Hello, community! How often do you see advertising around you that deliberately misleads you? Did you know that this even has its own name? It’s called mislead. And to be able to avoid it in your work, you need to understand what mislead looks like. Let’s discuss this.

We remind you that we recently talked about what fraud is and how to fight it. The topics are very similar, so we recommend checking it out!

What is Mislead?

Mislead is a term that comes from marketing, unsurprisingly. In traditional advertising, a mislead is a creative that deceives the recipient by exaggerating the quality of the advertised product. This is achieved through the following:

  1. Deliberately exaggerating technical characteristics. For example, the claimed energy savings from using a lamp are twice as low as the device actually consumes;
  2. Attributing features to the product that it actually does not have: the advertisement states that the phone has the latest NFC module, but it is absent.

It is clear why this is done. By using such tactics, marketers attract attention and increase the CTR. In the case of genuinely effective deception, they might even get a conversion. Its subsequent fate is rather dubious, as the person might cancel the product or request a refund. However, this is unlikely in the case of such “sellers.”

Mislead in Affiliate Marketing

As for Affiliate Marketing, we have something quite similar to the traditional mislead: black-hat affiliates try to earn a click on the ad using blatantly trigger-happy creatives that deceive the traffic. Undoubtedly, this allows them to stand out among competitors and lure traffic away. This can be a very tempting prospect in the fiercely competitive market.

However, do not forget about the risks of being accused of fraud. Because mislead in Affiliate Marketing is, essentially, fraud.

Sometimes, affiliates themselves may not understand this because they spread creatives provided by the advertiser themselves. Of course, it’s virtually impossible to manually check every product, but if there’s an opportunity to do so, take it.

A prime example is mislead in iGaming. An advertiser or affiliate might promise a player a huge bonus on their first deposit. And even without a wager, to ensure the player is completely in shock. Is this possible? Well, if you’ve already had experience with gambling, you probably understand that the likelihood of such a generous offer is around 1%.

But Vasyl, who has never gambled before, sees such an offer. How could he refuse? And when he makes a deposit, it turns out that the bonus isn’t as large, and the play-through is x45. That means our hero must wager the bonus amount 45 times to be able to withdraw what remains by that time, which is most likely zero.

So in this case, Vasyl is a victim of mislead. And not because he lost, but because he was deceived from the start, promised a no-wager bonus (the terms wager and no-wager are synonymous).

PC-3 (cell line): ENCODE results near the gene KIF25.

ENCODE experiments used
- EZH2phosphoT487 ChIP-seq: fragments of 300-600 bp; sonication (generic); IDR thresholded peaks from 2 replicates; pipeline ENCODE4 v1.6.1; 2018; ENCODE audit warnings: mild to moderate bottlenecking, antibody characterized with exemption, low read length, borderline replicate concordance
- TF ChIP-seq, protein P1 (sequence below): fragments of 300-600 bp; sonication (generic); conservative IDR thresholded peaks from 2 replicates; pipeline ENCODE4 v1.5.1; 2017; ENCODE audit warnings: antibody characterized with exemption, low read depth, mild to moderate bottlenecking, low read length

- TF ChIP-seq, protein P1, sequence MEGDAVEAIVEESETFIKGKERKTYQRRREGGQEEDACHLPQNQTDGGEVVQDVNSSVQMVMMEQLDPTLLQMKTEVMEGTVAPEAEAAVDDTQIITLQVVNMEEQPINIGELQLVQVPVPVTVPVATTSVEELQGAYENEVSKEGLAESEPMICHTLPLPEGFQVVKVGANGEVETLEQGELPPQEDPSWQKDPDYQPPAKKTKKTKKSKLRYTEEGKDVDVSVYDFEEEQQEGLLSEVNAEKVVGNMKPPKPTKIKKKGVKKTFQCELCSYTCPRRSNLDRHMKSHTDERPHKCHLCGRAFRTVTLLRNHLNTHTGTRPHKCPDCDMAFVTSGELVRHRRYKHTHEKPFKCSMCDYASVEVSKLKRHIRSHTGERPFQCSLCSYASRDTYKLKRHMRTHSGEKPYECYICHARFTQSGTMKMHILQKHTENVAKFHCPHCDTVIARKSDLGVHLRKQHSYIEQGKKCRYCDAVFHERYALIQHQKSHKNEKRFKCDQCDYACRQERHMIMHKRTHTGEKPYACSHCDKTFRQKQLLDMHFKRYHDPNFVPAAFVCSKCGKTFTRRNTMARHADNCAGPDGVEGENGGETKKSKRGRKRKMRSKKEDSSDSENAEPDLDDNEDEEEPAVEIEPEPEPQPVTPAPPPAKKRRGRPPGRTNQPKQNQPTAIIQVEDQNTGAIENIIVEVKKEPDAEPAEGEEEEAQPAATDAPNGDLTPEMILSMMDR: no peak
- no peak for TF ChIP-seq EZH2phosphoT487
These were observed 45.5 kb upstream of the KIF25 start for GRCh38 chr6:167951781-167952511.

Misleading occurs in other verticals too. In e-commerce, it’s items that don’t match the images (we’ve all seen those memes of items from AliExpress), in app installs, videos with non-existent gameplay, and so on. There are countless examples; you literally see them almost every day.

In nutra, they also tend to exaggerate the effect of a particular product. However, unlike gambling, where you can easily check if the creative is truthful, here it is much more complicated. So, it’s necessary to study both reviews and communicate with colleagues in the field, which you can find in our Telegram community, ahem-ahem.

Is Mislead = Fraud?

Now to the main point. Can misleading be considered fraud? Definitely, yes. Because it’s an attempt to get a conversion by deceiving a person, and they pay for a product that definitely won’t meet their expectations. After all, the creative is outright lying.

Also, carefully study the rules of affiliate programs. Most of them contain a clause that not only prohibits changing the positioning of the product but even slightly embellishing the information, claiming fictional features, etc.

In case you used creatives from the ad where the advertiser “beautified” information about their product, it’s worth contacting the affiliate program to ensure you are not accused of intentional fraud.

What’s the Bottom Line?

Mislead in Affiliate Marketing is no less a bad practice than fraud. However, not only the potential client can fall into this trap, but also the affiliate themselves. Also, do not ignore the fact that a mislead you are unaware of can put you into a significant deficit. Because you will spend money on the campaign, but due to constant returns of the product by the traffic, you won’t see any profit.

At least now you are aware that such manipulations exist both in advertising and in Affiliate Marketing. Hopefully, this will protect you from losses, and your check will only grow.

With respect, Your Geek!

What is Mislead in Affiliate Marketing FAQs

What is Mislead?

Mislead is a creative that deceives the recipient by exaggerating the quality of the advertised product, attributing fictional characteristics, etc.

What is Mislead in Affiliate Marketing?

Misleading in Affiliate Marketing is essentially fraud. An affiliate or advertiser deceives the traffic by embellishing information about the product, which will not meet the consumer’s expectations.

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